B12 is a nutrient produced by bacteria, not animals. There are trillions of bacteria in our digestive tracts and even more in each breath of air we breathe. Many different types of these bacteria produces B12 that our bodies can use. I should say COULD use, if we had enough of the good bacteria in our GI tracts. There is a substance called intrinsic factor produced by the parietal cells in the stomach that is what ushers the B12 into our blood stream. If we have gut flora imbalance, intrinsic factor can't work. If we eat too many grains, intrinsic factor can't work. If we become stressed or overly acidic, intrinsic factor can't work. These things are independent of whether or not we eat steak or rabbit food. There are PLENTY of meat-eating people out there who are B12 deficient and just as many vegans who have levels that are perfectly fine.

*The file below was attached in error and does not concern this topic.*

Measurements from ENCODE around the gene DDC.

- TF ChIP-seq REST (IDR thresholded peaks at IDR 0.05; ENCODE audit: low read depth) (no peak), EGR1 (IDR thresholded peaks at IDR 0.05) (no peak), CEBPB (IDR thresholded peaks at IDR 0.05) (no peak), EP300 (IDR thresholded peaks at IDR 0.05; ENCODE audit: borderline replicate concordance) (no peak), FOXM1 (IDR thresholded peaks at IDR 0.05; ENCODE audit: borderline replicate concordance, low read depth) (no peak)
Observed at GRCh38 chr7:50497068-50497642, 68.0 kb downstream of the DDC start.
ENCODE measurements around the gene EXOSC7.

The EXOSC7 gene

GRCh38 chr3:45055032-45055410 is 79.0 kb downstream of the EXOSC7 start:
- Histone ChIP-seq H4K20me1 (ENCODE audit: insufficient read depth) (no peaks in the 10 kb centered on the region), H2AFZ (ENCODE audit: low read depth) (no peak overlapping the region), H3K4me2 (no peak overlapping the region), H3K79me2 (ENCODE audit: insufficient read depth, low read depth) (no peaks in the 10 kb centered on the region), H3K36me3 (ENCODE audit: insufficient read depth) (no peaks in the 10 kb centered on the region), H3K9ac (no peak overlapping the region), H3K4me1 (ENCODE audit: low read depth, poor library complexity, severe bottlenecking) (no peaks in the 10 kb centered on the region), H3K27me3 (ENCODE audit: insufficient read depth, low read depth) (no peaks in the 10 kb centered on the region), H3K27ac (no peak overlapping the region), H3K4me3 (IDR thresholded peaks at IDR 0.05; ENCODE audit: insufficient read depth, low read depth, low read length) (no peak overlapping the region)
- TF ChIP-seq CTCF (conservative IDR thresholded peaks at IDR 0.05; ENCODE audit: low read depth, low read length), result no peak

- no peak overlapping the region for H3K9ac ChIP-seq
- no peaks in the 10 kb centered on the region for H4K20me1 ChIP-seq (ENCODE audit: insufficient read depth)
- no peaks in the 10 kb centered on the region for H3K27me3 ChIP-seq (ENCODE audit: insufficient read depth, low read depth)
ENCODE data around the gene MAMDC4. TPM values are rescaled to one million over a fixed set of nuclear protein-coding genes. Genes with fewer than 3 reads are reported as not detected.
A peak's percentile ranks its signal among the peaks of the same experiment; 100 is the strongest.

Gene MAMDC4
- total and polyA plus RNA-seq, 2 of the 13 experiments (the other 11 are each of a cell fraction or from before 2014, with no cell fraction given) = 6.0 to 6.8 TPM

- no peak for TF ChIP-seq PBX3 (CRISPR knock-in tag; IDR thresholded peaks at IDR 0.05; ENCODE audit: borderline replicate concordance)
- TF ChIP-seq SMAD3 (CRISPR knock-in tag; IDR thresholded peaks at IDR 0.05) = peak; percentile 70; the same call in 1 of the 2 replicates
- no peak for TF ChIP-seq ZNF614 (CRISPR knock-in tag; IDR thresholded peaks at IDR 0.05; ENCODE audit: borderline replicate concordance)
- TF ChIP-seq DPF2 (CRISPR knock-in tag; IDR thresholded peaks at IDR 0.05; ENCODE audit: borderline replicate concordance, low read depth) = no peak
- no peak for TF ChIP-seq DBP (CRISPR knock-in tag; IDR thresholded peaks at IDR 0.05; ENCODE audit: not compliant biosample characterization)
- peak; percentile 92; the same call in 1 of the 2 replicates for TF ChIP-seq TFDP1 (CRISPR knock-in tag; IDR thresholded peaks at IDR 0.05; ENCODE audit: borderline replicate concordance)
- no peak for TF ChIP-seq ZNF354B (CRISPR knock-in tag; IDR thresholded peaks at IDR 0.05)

Ben Bishop
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H Ludi Tyler wrote:
That's my main problem with veganism also - not everyone has the same ability to metabolize certain nutrients.  People with certain genetic backgrounds of regional types or ecotypes of humans (what used to be called "races") can vary significantly in their ability to metabolize foods.  It's the main problem with the modern industrial diet also, why there's so much diabetes among people from certain genetic backgrounds, the inability to metabolize simple carbohydrates properly.